We chose to charge our batteries on the bike because it is easier. Removing the battery is a bit of an awkward operation involving a key, a button and a battery that wants to fall out onto the ground, assuming you can even figure out how to remove it [edit: ElectricMeg owns one and I properly adjusted it unlike the review samples, now it is actually quite easy to remove/replace the battery]. The charger is an industry-leading (fast) 6A affair that also has a “60%” mode, handy if you don’t need the range or want to charge the battery to be stored – either way it can improve battery longevity. . Giant does however recommend removing the battery for transportation. Not sure why given this is an eMTB designed to take the knocks, probably just a guideline.

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Day two is the more spectacular ride – it features long swing bridges, extensive rail cuttings, a view of Lake Taupo, and the Ongarue Spiral – a ‘marvellous feat of railway engineering’ a bit like the Raurimu Spiral (steady on trainspotters, I know this excites you). It doesn’t have the one big climb of day 1 but has two gentle climbs so overall similar difficulty. The lower half of the trail was quite muddy which was challenging at times – but having motor power and big wheels makes it easy peasy. What isn’t so easy is trying to “manual” (lift the front wheel) over puddles. The front of the bikes feels quite heavy and wants to stay flat. Once airborne though it handles nicely with no bad vices and lots of fun.

ElectricMeg rode the Liv Intrigue and a Trance E+ 1. Her impression was that the Liv felt more forgiving, and the Trance needed to be ridden more aggressively. That’s probably a function of the Fox 36 forks vs the Aions on the Liv and Trance E+ 3. For me, I would like to see a lower gear that the lowest on the 10speed SLX cassette on the Liv/Trance 3. The Trance 1 has a 12-speed SRAM GX Eagle cassette with a massive 50t low gear (36t up front). However the Yamaha motors have heaps of torque and I was comfortably able to climb some steep pitches when I was mucking around despite only 36t-36t (1:1) lowest ratio.

Battery life was better on day 2 – this tends to be the case with new batteries. Day 2 was 43km and we ended up with 37/47/52% battery remaining across the 3 bikes. So the average-weight rider could reasonably expect 60-80km assuming a moderate pace, low boost and moderate hills.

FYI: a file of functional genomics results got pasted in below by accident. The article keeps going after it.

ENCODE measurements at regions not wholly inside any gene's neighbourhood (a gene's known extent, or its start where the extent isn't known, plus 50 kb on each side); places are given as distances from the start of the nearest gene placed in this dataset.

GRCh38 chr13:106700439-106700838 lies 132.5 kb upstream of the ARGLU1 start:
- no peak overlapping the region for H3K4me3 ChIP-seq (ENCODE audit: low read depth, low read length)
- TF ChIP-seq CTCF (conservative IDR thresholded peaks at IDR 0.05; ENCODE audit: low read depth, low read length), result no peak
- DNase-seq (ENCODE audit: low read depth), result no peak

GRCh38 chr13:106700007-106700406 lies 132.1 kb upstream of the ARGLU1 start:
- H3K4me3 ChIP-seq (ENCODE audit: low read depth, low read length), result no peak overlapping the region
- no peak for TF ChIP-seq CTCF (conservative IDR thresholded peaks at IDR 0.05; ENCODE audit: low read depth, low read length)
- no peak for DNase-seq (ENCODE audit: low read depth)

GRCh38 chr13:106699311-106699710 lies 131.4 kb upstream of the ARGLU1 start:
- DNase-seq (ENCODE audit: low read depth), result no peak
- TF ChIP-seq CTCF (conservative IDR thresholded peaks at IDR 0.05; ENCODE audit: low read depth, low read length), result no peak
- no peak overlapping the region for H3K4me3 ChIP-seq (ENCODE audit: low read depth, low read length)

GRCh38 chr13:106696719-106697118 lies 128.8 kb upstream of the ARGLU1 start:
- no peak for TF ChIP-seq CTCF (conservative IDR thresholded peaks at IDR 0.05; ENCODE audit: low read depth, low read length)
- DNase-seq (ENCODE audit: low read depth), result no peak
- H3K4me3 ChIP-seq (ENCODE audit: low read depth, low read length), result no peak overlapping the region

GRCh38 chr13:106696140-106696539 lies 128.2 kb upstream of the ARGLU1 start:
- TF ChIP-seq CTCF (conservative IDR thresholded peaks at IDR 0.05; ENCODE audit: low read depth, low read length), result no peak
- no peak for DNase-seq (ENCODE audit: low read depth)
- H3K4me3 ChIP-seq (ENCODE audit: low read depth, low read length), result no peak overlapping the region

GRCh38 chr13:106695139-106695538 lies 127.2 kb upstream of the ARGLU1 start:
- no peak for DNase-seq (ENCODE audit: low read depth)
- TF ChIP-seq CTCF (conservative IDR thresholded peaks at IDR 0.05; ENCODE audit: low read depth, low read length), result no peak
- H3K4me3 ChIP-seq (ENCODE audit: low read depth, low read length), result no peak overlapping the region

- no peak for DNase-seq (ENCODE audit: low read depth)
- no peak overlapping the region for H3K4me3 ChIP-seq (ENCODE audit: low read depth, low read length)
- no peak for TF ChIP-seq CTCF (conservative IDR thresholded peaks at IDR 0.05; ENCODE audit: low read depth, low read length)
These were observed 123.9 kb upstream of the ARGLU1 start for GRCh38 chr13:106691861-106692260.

As unreasonable boost goes, there is lots on offer. It comes with a buzzy sound from the motor which we got used to (see the end of the video linked above). It tops out at 32km/h which is great.

RRP is $6299 for the Liv Intrigue E+ 2 Pro and for the Giant Trance E+ 3 Pro. The Trance E+ 1 is $7299.

Thanks to Giant NZ for supplying the review bikes.

Who should buy this bike?

  • Shorter women and men should not pass up the XS sizing. Just click Add to Basket.
  • Most people who are the typical target for an eMTB* . The entry-level (Liv 2/ Trance 3) is good buying.
  • Any non-commute riders who relish the comfort of big tyres and full suspension. Try before you say “Naah, I only need a hardtail”

(*) What I mean here is this: wants it to do some longer rides like this, can climb hills with ease, not face a bucking bronco that is trying to kill you, looks like $6k+ with nice integration, doesn’t have faults, will last a good number of years, can go anywhere with adequate range, probably doesn’t do big jumps and wheelies.

Who should not buy this bike?

  • Commuters. Maybe if you have a short commute, but I’d hate to see these nice grippy tyres being worn out on a tar road.
  • eMTB riders who prefer something more ‘poppy’. This is a wheels-on-the-ground style of bike (as are many main brand eMTBs). Levo or Wisper Wildcat might be a better choice for you.
  • You want a stepthrough and aren’t going to do anything too rough anyway. Try a Smartmotion X-City.

Another consideration:

  • eMTBs are heavy and awkward to carry and mostly you won’t be riding from home. You will want a low-carry rack like the EziGrip or ProUser.